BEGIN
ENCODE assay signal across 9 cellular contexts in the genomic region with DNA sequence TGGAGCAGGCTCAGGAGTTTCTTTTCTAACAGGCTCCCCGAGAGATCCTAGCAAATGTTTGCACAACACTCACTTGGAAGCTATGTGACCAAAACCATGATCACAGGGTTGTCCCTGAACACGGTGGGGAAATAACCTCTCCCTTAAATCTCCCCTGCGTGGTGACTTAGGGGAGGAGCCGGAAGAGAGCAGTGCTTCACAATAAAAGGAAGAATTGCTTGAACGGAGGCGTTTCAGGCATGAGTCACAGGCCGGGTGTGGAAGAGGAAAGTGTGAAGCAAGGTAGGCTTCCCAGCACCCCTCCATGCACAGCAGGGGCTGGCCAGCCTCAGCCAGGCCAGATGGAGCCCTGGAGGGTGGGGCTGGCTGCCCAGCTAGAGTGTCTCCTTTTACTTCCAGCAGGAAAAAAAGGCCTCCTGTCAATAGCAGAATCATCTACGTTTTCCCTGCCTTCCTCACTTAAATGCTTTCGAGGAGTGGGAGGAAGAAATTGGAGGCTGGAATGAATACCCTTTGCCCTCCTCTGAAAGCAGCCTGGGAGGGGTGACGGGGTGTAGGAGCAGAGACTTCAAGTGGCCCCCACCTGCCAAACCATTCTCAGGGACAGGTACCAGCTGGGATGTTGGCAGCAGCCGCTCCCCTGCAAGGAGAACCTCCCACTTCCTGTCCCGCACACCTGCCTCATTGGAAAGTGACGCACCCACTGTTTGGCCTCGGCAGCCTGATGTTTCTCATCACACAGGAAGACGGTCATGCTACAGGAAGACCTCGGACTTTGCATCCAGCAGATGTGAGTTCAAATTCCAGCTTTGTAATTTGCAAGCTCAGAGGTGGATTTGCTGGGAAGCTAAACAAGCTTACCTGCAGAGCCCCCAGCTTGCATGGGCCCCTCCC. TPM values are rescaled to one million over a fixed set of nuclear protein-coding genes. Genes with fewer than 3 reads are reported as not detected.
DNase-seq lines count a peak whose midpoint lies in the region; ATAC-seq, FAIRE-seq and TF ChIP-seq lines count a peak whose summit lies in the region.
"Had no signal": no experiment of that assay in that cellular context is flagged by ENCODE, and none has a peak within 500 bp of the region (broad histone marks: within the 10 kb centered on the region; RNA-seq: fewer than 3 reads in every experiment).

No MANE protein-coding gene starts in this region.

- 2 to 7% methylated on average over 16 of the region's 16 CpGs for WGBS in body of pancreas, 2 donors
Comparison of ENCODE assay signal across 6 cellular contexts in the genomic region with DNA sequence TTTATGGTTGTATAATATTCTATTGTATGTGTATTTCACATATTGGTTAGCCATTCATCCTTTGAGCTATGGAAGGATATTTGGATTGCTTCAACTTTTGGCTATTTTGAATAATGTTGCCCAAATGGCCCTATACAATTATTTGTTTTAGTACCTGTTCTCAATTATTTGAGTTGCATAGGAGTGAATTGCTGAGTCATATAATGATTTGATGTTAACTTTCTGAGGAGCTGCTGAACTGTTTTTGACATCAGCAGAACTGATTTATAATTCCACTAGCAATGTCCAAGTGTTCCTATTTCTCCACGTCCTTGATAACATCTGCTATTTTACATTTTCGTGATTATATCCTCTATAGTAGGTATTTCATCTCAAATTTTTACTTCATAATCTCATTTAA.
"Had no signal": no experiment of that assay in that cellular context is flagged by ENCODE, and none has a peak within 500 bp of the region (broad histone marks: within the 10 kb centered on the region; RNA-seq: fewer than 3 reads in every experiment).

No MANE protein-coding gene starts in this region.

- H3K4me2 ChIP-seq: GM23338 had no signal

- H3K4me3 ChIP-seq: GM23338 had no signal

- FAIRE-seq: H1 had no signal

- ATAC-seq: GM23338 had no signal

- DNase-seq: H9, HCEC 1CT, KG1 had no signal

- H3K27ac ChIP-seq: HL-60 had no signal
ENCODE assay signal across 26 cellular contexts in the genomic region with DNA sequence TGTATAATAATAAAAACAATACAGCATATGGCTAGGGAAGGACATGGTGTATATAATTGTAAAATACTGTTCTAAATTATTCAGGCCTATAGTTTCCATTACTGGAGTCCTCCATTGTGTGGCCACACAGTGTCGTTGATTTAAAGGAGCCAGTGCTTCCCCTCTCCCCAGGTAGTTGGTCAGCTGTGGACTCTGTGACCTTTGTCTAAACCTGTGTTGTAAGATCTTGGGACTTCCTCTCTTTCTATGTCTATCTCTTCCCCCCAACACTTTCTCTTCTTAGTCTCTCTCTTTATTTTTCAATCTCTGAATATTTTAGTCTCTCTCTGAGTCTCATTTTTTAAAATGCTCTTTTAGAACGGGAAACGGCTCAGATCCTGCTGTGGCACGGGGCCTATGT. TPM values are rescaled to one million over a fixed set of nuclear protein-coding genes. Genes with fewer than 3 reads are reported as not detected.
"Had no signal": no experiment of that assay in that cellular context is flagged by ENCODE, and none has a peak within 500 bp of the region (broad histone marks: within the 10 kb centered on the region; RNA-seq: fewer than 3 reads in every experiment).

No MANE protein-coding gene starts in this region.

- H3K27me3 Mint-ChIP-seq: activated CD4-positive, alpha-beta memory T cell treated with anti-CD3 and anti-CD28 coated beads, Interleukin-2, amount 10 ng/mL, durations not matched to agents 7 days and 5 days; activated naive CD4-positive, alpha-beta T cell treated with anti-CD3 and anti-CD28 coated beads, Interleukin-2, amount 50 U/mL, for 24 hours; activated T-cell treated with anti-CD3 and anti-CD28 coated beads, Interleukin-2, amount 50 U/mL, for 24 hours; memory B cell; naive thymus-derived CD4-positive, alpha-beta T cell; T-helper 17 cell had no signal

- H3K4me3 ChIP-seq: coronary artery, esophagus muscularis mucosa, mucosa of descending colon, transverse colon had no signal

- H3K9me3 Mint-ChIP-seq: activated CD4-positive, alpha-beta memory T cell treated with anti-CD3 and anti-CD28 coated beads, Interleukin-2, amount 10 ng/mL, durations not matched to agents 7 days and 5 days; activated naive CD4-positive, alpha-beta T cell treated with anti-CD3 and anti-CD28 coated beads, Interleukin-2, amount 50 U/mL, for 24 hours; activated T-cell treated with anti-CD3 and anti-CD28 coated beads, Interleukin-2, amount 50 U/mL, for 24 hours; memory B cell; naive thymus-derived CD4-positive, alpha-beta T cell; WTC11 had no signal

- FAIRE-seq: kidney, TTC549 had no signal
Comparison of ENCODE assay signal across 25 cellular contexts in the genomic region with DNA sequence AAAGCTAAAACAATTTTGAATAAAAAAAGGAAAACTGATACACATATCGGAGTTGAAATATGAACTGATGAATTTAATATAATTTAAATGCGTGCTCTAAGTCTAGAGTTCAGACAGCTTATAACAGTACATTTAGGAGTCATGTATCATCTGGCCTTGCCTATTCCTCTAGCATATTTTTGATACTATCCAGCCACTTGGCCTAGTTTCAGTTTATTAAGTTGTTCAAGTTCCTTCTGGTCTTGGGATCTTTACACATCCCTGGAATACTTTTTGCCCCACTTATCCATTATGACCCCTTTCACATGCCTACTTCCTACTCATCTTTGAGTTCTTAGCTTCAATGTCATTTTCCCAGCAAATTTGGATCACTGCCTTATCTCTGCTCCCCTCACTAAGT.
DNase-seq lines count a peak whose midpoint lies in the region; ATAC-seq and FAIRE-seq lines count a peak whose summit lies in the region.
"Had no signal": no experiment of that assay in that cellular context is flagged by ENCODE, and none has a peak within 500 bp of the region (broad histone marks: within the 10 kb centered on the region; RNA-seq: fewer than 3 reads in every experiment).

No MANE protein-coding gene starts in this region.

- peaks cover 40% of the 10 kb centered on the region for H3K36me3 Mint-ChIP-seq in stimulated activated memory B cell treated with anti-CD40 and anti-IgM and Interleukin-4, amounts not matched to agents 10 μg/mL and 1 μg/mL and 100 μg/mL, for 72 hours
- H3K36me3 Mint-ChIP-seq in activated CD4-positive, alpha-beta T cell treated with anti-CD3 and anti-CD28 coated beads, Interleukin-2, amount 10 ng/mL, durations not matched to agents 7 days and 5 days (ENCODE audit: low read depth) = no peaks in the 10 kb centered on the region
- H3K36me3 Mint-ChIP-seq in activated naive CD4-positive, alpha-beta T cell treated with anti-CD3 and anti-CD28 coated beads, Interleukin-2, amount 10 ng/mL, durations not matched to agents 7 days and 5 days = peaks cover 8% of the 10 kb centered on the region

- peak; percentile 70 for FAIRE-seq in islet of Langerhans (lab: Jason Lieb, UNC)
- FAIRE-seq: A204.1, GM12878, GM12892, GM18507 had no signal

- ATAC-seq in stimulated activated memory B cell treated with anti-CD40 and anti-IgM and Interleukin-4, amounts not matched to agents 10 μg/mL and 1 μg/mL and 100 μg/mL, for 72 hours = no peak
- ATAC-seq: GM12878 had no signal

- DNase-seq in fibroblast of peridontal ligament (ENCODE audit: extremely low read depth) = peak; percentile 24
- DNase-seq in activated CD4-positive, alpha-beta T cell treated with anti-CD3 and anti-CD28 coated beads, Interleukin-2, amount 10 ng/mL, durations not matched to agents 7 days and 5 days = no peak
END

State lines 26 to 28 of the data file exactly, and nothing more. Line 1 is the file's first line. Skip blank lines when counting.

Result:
- peaks cover 40% of the 10 kb centered on the region for H3K36me3 Mint-ChIP-seq in stimulated activated memory B cell treated with anti-CD40 and anti-IgM and Interleukin-4, amounts not matched to agents 10 μg/mL and 1 μg/mL and 100 μg/mL, for 72 hours
- H3K36me3 Mint-ChIP-seq in activated CD4-positive, alpha-beta T cell treated with anti-CD3 and anti-CD28 coated beads, Interleukin-2, amount 10 ng/mL, durations not matched to agents 7 days and 5 days (ENCODE audit: low read depth) = no peaks in the 10 kb centered on the region
- H3K36me3 Mint-ChIP-seq in activated naive CD4-positive, alpha-beta T cell treated with anti-CD3 and anti-CD28 coated beads, Interleukin-2, amount 10 ng/mL, durations not matched to agents 7 days and 5 days = peaks cover 8% of the 10 kb centered on the region